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POEMS OF THE FANCY

CONTINUED.

XIII.

A FLOWER GARDEN.

TELL me, ye Zephyrs ! that unfold, While fluttering o'er this gay Recess, Pinions that fanned the teeming mould Of Eden's blissful wilderness, Did only softly-stealing Hours There close the peaceful lives of flowers ?

Say, when the moving Creatures saw
All kinds commingled without fear,
Prevailed a like indulgent law
For the still Growths that prosper here?
Did wanton Fawn and Kid forbear
The half-blown Rose, the Lily spare ?

Or peeped they often from their beds
And prematurely disappeared,
Devoured like pleasure ere it spreads
A bosom to the Sun endeared ?
If such their harsh untimely doom,
It falls not here on bud or bloom.

All Summer long the happy Eve
Of this fair Spot'her flowers may bind,.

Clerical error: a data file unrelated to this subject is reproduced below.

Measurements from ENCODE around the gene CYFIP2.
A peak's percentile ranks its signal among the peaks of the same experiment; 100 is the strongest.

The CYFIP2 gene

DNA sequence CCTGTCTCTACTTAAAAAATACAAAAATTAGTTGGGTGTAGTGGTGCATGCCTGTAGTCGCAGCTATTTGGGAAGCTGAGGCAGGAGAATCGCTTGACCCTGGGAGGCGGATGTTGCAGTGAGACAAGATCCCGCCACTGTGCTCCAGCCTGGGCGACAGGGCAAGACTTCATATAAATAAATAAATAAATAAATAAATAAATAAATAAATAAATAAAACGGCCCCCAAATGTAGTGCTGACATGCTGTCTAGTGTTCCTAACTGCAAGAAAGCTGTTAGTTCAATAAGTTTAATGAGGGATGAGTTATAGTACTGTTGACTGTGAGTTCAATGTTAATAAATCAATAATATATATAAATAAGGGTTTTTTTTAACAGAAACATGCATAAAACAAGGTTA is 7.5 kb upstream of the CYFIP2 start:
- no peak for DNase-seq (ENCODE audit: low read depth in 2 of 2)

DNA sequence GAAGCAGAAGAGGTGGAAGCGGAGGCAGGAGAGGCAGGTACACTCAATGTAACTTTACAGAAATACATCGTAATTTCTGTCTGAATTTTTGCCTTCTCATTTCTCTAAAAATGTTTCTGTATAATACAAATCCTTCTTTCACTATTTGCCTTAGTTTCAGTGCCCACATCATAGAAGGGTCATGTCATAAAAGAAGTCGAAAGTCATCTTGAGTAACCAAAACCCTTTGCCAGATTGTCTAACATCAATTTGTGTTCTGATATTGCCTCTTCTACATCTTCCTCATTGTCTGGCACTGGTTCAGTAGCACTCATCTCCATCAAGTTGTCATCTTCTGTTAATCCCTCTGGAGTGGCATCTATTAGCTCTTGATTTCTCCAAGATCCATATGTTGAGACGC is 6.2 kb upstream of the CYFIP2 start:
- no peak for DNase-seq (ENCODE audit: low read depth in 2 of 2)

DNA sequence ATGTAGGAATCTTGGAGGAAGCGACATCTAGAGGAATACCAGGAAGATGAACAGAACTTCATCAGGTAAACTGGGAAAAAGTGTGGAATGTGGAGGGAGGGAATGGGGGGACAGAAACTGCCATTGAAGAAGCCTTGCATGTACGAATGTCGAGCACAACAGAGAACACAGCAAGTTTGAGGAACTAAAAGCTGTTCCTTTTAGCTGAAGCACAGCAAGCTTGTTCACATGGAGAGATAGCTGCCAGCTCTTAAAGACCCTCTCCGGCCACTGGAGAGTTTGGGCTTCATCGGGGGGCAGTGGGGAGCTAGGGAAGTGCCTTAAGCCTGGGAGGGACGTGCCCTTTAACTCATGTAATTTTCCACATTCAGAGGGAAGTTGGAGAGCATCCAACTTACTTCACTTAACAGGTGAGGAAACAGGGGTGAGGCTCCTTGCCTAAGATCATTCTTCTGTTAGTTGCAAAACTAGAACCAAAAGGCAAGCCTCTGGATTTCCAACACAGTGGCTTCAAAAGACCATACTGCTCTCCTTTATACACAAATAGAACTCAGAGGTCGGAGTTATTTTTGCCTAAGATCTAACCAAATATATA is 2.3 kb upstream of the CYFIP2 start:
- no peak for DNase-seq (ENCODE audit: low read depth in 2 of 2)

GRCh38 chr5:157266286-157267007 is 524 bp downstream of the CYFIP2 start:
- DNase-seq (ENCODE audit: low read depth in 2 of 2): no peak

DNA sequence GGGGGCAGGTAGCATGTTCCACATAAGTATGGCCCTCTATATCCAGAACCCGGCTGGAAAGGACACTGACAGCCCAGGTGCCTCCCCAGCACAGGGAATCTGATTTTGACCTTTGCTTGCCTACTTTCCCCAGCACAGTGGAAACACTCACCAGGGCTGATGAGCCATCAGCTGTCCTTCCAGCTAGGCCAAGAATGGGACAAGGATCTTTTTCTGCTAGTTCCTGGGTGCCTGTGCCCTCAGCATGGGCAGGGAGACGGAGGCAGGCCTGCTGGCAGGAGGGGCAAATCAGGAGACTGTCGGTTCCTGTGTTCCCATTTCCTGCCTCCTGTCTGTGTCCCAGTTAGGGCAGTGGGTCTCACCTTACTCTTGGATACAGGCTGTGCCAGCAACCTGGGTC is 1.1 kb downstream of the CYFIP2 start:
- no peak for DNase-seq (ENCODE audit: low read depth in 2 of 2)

Nor e'er, with ruffled fancy, grieve,
From the next glance she casts, to find
That love for little Things by Fate
Is rendered 'vain as love for great.

Yet, where the guardian Fence is wound,
So subtly is the eye beguiled
It sees not nor suspects a Bound,
No more than in some forest wild;
Free as the light in semblance — crost
Only by art in nature lost.

And, though the jealous turf refuse
By random footsteps to be prest,
And feeds on never-sullied dews,
Ye, gentle breezes from the West,
With all the ministers of Hope,
Are tempted to this sunny slope !

And hither throngs of Birds resort ; Some, inmates lodged in shady nests, Some, perched on stems of stately port That nod to welcome transient guests ; While Hare and Leveret, seen at play, Appear not more shut out than they.

Apt emblem (for reproof of pride)
This delicate Enclosure shows
Of modest kindness, that would hide
The firm protection she bestows ;
Of manners, like its viewless fence,
Ensuring peace to innocence.

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